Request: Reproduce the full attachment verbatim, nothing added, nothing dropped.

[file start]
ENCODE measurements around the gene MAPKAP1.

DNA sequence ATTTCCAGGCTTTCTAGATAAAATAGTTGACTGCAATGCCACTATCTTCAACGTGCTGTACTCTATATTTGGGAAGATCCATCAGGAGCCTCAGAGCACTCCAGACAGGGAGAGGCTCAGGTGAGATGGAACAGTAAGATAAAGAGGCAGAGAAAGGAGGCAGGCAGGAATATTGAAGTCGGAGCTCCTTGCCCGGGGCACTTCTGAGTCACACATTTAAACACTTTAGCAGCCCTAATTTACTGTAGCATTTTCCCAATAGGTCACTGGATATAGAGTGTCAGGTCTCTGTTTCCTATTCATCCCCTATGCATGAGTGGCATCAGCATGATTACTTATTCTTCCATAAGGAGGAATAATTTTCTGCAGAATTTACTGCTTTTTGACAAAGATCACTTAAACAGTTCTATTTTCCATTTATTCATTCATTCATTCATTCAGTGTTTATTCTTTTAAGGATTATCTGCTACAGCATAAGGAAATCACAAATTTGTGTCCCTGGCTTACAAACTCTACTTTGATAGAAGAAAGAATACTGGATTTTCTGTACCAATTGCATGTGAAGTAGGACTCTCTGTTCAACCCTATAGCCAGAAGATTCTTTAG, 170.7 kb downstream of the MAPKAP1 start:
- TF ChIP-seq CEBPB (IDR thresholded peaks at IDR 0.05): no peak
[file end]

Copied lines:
ENCODE measurements around the gene MAPKAP1.

DNA sequence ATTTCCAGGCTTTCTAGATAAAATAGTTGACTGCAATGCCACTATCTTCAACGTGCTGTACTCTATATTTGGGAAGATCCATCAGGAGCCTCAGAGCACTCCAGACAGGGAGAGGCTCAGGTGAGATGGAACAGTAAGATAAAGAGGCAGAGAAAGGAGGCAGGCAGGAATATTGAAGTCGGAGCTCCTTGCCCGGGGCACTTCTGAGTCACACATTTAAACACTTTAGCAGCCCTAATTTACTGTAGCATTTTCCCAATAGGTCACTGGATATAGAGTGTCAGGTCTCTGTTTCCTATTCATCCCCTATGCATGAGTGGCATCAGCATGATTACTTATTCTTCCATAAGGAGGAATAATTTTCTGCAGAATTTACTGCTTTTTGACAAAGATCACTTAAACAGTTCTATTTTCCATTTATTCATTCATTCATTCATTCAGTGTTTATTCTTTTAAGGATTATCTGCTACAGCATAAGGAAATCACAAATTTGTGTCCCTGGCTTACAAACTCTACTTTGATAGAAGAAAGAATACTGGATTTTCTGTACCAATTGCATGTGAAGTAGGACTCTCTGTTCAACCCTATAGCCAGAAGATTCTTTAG, 170.7 kb downstream of the MAPKAP1 start:
- TF ChIP-seq CEBPB (IDR thresholded peaks at IDR 0.05): no peak